Gay, Lesbian, Bisexual, and Transgender People with Developmental Disabilities and Mental Retardatio
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Gay, Lesbian, Bisexual, and Transgender People with Developmental Disabilities and Mental Retardatio

Stories of the Rainbow Support Group

John D Allen

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eBook - ePub

Gay, Lesbian, Bisexual, and Transgender People with Developmental Disabilities and Mental Retardatio

Stories of the Rainbow Support Group

John D Allen

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About This Book

Experience the birth of the first support group for sexual minorities with developmental disabilities! Reflecting an unprecedented development in the disabled and sexual minority communities, Gay, Lesbian, Bisexual, and Transgender People with Developmental Disabilities and Mental Retardation: Stories of the Rainbow Support Group describes the founding, achievements, and history of a unique group providing support for people with developmental disabilities or mental retardation (DD/MR) who are gay, lesbian, bisexual, and transgender. In this pathbreaking book, group founder John D. Allen describes the Rainbow Support Group's beginnings in 1998 at the New Haven Gay & Lesbian Community Center in Connecticut and the ways in which it has been shattering myths and stereotypes surrounding people with mental retardation ever since. From the author: Not only are people with DD/MR full human beings with the same needs and desires for intimacy and healthy sexual expression as people without intellectual disabilities, but the group is evidence that some people with DD/MR have an understanding of sexual orientation as well. Acknowledging that people with mental retardation are sexual is a new development in the human service field, but one that is still in the pre-Stonewall days regarding those who are gay. Although people with mental retardation are given unprecedented freedom to make personal vocational decisions, there is an unfounded expectation that they do not have a sexualitylet alone a homosexuality. Members of the Rainbow Support Group discuss the same concerns as other gay people, but in a support system that recognizes their unique perspective. This insightful book shows how membership in the Rainbow Support Group addresses the very real fears and concerns of its members, including:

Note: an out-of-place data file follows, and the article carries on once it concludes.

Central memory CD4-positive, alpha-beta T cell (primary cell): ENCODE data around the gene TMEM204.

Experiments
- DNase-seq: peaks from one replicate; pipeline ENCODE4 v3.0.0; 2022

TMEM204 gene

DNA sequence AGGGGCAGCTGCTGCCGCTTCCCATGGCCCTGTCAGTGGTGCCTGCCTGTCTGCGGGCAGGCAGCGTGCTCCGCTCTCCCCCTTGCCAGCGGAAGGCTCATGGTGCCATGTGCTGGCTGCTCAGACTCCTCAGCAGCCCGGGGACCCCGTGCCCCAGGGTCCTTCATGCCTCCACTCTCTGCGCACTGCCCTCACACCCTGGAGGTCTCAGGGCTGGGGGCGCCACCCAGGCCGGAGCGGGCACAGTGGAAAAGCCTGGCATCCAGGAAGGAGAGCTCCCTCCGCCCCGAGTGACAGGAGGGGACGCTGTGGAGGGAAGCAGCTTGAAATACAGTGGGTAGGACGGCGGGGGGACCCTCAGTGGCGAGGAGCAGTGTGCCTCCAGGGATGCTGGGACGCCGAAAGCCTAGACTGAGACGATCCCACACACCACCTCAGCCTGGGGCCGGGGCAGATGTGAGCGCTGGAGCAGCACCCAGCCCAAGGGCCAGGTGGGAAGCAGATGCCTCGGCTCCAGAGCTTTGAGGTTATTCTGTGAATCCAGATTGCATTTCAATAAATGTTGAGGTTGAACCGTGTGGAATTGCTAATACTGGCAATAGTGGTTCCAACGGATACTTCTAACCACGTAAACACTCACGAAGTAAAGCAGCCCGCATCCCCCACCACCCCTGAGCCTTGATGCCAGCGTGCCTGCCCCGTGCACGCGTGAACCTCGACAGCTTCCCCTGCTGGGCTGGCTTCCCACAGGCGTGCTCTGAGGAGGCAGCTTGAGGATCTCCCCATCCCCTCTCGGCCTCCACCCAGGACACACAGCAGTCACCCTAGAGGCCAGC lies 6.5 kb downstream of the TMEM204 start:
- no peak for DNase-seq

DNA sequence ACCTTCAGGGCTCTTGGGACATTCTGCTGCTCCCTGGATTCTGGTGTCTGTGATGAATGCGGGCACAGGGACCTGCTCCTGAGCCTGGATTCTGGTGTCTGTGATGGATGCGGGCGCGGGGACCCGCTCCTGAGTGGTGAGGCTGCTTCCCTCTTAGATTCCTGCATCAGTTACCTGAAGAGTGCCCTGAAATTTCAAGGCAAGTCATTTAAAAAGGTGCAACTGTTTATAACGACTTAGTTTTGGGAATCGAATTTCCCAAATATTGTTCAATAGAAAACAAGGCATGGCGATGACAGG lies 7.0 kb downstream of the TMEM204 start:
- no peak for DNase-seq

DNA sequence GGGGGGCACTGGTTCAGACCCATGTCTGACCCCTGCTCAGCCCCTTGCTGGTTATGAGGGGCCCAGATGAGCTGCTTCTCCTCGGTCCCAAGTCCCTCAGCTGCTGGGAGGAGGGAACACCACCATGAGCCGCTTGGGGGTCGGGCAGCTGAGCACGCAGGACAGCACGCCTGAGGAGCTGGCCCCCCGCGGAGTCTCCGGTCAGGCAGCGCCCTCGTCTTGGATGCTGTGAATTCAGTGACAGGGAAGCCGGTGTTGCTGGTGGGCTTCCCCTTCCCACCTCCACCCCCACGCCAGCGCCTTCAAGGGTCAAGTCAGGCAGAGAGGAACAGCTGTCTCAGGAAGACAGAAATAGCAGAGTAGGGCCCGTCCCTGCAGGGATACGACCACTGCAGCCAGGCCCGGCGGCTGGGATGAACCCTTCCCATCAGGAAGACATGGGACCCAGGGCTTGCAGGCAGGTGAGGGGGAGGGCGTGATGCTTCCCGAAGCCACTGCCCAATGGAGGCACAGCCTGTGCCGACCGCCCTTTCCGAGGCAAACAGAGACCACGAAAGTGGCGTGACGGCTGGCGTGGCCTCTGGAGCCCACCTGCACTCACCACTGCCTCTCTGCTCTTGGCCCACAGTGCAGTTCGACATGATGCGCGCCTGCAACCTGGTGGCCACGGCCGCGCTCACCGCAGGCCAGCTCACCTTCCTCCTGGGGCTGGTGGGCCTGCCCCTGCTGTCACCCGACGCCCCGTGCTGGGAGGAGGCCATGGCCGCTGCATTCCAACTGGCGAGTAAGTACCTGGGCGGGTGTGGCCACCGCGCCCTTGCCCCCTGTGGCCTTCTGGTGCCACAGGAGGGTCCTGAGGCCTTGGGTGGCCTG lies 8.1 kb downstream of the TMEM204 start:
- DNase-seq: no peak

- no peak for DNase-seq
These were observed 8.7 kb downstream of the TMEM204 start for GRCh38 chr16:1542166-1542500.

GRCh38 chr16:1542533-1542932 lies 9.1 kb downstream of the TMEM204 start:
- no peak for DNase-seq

• being forced into heterosexual social situations, since that is the only available option for socialization
  • dealing with being outed to peers and staffsince many DD/MR people are not their own legal guardians, this can lead to removal of privileges, various kinds of abuse, and other negative consequences in their day-to-day lives
  • being ridiculed by unsupportive staff
  • being excluded from family functions because of their sexual orientation

It also illustrates the purely positive aspects of membership in the group, which provides:

  • a place to learn appropriate ways to meet others, hear messages about safe sex, and feel empowered to advocate for their own intimacy needs
  • an increased chance of finding a like-minded partner (although the group is certainly not a dating service)
  • an avenue for members to connect with others like them and with the larger gay community in the area
  • events to participate in, such as holiday parties, field trips, movie nights, and gay pride celebrations

The author continues: What is exciting are the positive outcomes displayed once an individual enters the group. Members quickly develop a sense of ownership and wear rainbow-emblazoned clothing to meetings. Everyone has joined the host community center to begin receiving regular mailings and event discounts. Supervising staff report that members perform better at work, have fewer behavioral issues, and experience a greater feeling of contentment. For people with mental retardation, just to be able to say the words 'gay, ' 'lesbian, ' 'bisexual, ' and 'transgender' in an affirming environment is a cutting-edge breakthrough. What the group has accomplished and will hopefully continue to illuminate is the understanding that people with DD/MR are entitled to a whole life experience, including discovering and enjoying their sexuality.

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Section II:
The Members

Chapter 3

Scooby-Dooby Doo, where are you?
We got some work to do now.
There is a significance to 1969 that is not lost on Andy. For many gay people, it was during that infamous summer—June 1969 to be exact—that the modern gay movement began. More important to Andy, 1969 was the year he was born and the same year Scooby-Doo, his favorite cartoon debuted.